Egyptian Date Crescents

During our baking marathon last Friday my mom and I also made some cookies, including these Egyptian Date Cookies. We make them every year at Christmas and Easter for my dad. As we shaped these Egyptian cookies, my mom told me stories about what Easter was like when she was growing up in Poland. There was so much cooking and baking to do, the whole family would work for days in advance. Everyone you saw was invited to Easter dinner, and often people you hadn’t seen would just show up, so they had to be prepared for a lot of guests. On Easter Sunday no work was done. Everyone would go to church and then families and friends would all get together to celebrate.

Things are a little different now, as it was just my immediate family at our celebration this year. We still had quite a feast though. First was breakfast made up of Polish sausage and ham, rye bread, hard boiled eggs, and babka. It’s a very Polish meal. Then after a quick visit to the Saint Joseph Oratory on Mount Royal (a beautiful basilica with very challenging steps leading up to it, every time I go I hear the Rocky theme music in my head), we got to work on dinner. Roast lamb, stuffed vines leaves, rice, potatoes, salad. Then came my favourite part, dessert; a light cake and these cookies.

One of the advantages of having my mom around while baking is that I was able to take “how to” pics. Here’s a visual on how to form the crescents:

Egyptian Date Crescents

Makes about 50 cookies

  • 4 cups flour
  • 1 lb butter at room temp, cut into pieces
  • 1 tsp rose water
  • 1/2 cup milk
  • 1 package pressed dates
  • icing sugar for coating
  1. Preheat oven to 400.
  2. Using your hands, combine the butter and flour until it holds together when squeezed and there are no large pieces of butter.
  3. Add the rose water and milk. Stir until well combined. The dough should have a play dough like consistency.
  4. Take about a tablespoon of dough, form it into a ball. Press the center of the ball down, creating dent in the dough. Place a small amount of the pressed dates into the indentation. Close the dough up, then twist into a crescent. (See pictures above)
  5. Bake for 15 minutes, until the bottom of the cookies are just golden.
  6. Let cool completely, then cover in icing sugar.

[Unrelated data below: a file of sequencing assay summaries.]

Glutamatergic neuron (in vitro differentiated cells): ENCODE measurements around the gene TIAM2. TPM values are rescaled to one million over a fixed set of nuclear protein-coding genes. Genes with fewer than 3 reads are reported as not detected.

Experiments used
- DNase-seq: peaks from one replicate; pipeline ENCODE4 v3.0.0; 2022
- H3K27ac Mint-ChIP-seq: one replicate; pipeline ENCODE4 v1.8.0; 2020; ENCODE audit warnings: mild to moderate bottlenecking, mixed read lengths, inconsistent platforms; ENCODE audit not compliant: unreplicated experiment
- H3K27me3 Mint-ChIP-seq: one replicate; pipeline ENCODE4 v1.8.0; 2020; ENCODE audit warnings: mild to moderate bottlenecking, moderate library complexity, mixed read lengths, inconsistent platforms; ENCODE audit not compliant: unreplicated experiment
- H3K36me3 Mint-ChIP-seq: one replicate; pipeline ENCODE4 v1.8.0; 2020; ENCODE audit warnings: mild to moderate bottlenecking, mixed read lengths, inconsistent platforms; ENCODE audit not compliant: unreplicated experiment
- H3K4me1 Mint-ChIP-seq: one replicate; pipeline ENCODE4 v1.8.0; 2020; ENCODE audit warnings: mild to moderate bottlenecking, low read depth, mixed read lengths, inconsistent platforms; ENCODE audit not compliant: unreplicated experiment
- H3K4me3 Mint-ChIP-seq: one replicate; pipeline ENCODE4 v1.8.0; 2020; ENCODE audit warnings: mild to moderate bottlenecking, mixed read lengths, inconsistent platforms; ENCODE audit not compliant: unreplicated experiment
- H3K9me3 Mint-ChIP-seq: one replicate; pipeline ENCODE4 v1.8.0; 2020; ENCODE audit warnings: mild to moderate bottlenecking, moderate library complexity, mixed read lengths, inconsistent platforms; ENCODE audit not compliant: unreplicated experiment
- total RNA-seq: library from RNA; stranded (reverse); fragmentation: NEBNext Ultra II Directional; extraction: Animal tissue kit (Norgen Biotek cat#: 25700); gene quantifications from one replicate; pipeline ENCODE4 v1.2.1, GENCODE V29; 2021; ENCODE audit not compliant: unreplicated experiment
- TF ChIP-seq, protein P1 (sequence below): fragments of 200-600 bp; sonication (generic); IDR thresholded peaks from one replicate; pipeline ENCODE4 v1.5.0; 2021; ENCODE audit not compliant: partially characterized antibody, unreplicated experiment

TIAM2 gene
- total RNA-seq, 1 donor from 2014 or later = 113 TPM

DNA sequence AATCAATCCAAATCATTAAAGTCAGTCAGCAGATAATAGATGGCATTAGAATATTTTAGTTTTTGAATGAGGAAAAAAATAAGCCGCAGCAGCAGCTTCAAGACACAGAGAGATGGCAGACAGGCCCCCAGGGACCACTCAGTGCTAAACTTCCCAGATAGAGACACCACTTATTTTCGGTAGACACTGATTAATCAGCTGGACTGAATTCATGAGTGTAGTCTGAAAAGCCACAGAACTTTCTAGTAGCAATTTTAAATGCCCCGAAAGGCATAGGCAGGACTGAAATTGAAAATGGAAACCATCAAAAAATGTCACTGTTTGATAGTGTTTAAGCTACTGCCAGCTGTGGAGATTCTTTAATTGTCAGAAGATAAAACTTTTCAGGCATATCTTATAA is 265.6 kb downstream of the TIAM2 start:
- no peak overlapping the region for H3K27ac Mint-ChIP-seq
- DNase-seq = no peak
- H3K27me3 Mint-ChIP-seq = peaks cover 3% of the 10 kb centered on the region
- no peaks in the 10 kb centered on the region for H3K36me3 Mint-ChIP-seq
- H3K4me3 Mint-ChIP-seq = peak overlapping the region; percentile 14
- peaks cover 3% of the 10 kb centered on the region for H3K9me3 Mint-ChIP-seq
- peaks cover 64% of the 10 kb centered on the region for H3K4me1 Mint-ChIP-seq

These cookies will keep in an airtight container for about a week.

My Initiation Into Egyptian Shortbread

I think my mom might finally actually trust my baking abilities. This Easter I have been assigned the task of making “my father’s cookies” as my mom likes to call them. To everyone else they are Egyptian shortbread cookies, traditionally (at least in my family) stuffed with a date filling.

When I was a kid I hated the date filling, it looks like chocolate but it’s not chocolate. That’s very upsetting to a child. To appease my anger, my mom also started making nut filled cookies just for me. The problem? All of the cookies looked exactly the same. Biting into a date filled cookie when I was expecting walnuts was also very upsetting. Now that I’m a little older (ok, a lot older) I’ve learned to appreciate dates, so I made both versions of the cookies.

My personal touches? Two different shape for easy identification, and almonds instead of walnuts due to some recent face swelling experiences after eating walnuts.

out these, but I think I did a pretty good job. I used too much dough in the first few cookies while trying to figure out how to properly shape them, but still managed to get over 50 cookies from the recipe. It turns out the secret is to really press the dough into your palm before putting the filling in. That way the dough can easily be wrapped around the filling to make the crescent shape.

It’s important to have a good filling to dough ratio. You may have noticed there is no sugar in the dough, so all of the sweetness comes from the filling and the icing sugar on top.

I  used vanilla instead of rose-water, because rose-water isn’t something I keep in the house. If you do want to make the cookies with rose-water keep in mind that it has a very unique flavour.  A whole tablespoon can be over powering to those who aren’t used to the flavour, it makes the cookies a little perfume-y. I think flavouring the cookies with orange rind would also be very tasty. That’s an experiment for another day.